Escape in E Major

For Callie, music is the only getaway from her disturbing lifestyle. Her evenings alone on the rooftops of London aren't only an escape from reality, however.

The wind whistles past my head.. No, wait, it doesn't whistle. It's not cheerfull, this wind seems more mournfull, slow and sincere. It whirls it's way past my huddling form, curled in a small ball beneath the advertising board, where a blonde haired, white teethed couple are beaming over the city, oblivious to the ruin they overlook.

My hands rub together furtivley, desperatley attempting to generate some warmth. Sure, it's warmer down in the streets, full of beggars, tramps and vagrants. They lie below me now, miserable and helpless.

It's even warmer in the public houses, where locals cram together, to socialise and in hope of a generous benefactor who may spare a few pounds to buy a well needed drink.

But it's the warmth of alchohol, drugs and violence. People crammed into a small space, hot and bothered, not a soft, comfortable warmth of a roaring fire and a feathery duvet.

My eyes roll up in my head, and I lie back on the stanied bricks to admire the stars above me. Mama used to tell me stories, stories of a time when money was owned in vast quantities by most people, when London was visited by tourists, not terrorists.

'The happiest times, they were,' she used to reminiss happily to us, crowded round her feet in the dead of winter, hungry for a tale of pleasure. 'I remember only being seven years old, in the year 2009.'

'What was it like, Mama?' we asked, eyes wide with the interest for knowledge that resides in young childrens eyes. 'Tell us, please tell us.'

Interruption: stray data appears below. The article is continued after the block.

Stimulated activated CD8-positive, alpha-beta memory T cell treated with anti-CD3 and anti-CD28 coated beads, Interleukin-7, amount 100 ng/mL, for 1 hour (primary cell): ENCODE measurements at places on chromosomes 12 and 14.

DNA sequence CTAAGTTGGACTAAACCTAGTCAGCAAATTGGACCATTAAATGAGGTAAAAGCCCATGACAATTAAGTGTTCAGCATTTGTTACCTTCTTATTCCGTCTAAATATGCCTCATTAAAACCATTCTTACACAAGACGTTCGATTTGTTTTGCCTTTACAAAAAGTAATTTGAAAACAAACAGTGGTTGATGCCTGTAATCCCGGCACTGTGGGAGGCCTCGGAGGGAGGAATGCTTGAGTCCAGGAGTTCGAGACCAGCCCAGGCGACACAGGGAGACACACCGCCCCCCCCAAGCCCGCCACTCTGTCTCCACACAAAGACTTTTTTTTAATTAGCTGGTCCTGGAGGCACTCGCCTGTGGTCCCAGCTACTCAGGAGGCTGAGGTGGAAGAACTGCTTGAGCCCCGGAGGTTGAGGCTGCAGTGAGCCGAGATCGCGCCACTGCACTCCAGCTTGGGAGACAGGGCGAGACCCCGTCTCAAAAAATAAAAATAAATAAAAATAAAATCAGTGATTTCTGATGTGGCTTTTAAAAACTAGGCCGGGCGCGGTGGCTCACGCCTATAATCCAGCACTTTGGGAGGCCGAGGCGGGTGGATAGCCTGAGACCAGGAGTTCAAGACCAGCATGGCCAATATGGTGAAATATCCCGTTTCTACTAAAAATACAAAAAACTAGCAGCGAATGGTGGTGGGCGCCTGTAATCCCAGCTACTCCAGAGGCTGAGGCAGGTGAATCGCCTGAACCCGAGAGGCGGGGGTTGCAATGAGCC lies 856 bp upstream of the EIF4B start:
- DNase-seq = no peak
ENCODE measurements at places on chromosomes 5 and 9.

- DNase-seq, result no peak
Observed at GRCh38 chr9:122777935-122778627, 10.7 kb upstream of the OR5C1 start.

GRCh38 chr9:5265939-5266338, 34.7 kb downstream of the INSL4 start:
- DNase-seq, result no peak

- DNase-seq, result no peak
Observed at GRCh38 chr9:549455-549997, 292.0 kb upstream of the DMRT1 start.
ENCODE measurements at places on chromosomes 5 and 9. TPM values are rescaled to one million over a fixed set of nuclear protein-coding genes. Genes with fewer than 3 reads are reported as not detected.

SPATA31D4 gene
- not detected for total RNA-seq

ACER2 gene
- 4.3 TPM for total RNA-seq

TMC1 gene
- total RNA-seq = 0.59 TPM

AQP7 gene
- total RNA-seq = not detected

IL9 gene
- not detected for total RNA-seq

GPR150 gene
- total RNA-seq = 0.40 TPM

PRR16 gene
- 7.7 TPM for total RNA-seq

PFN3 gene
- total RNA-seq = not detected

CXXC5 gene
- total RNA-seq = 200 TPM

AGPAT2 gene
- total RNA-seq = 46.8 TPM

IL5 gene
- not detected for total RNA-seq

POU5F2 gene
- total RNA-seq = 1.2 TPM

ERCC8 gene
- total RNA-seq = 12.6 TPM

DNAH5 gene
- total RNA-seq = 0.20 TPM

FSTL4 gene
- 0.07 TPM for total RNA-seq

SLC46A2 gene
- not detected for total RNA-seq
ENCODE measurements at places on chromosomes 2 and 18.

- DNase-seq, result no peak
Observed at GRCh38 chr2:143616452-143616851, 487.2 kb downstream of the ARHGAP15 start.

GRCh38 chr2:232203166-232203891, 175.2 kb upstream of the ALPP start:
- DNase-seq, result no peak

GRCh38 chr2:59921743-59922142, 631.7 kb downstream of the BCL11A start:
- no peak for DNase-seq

'I used to watch television every evening, and I'd have a warm meal inside of me so often it would make you littleuns so jealous,' she remembered, chucking Tommy under the chin. 'All us children went to school almost every day, and people were happy, most enough. People who were poor had help, and the rich were generous.'

'What about the magic, mama?' I would ask, every time.

'Not magic, wee one, but science. Oh, the wonderful things we possesed. We became so used to them, that everyone took them for granted. Little machines that played music to you, and televisions in every house.

'And medecine too!' She added, excitedly. 'If you were ill, they would always have tablets and pills and such for you to eat, and they made you feel better. Sometimes you had to go to hospital, and it was free, if you were properly sick!'

'Free?' We said scornfully. Surley our mother must have been joking. Free? In this world? Yeah, right.

'No, no, it's true, dear ones. There was love in this world. Real, proper love. On the television, it wasn't just news and adverts. There was entertainment, and comedy, and nature! The remarkable places that once existed...'

Mama always used to tail off eventually, and tears would spring to her eyes. She would then murmur, 'Whatever happened to us all?', and order us all to bed.

On the roof, I chuckle to myself. The stories were so unbelievable that if I hadn't heard them from my mothers own mouth, I would never have believed them. Food, and love and safety for everyone.

With that final thought, I pulled my battered, treasured guitar from behind me, and began to strum softly to the night, singing of the days that once were.


The End

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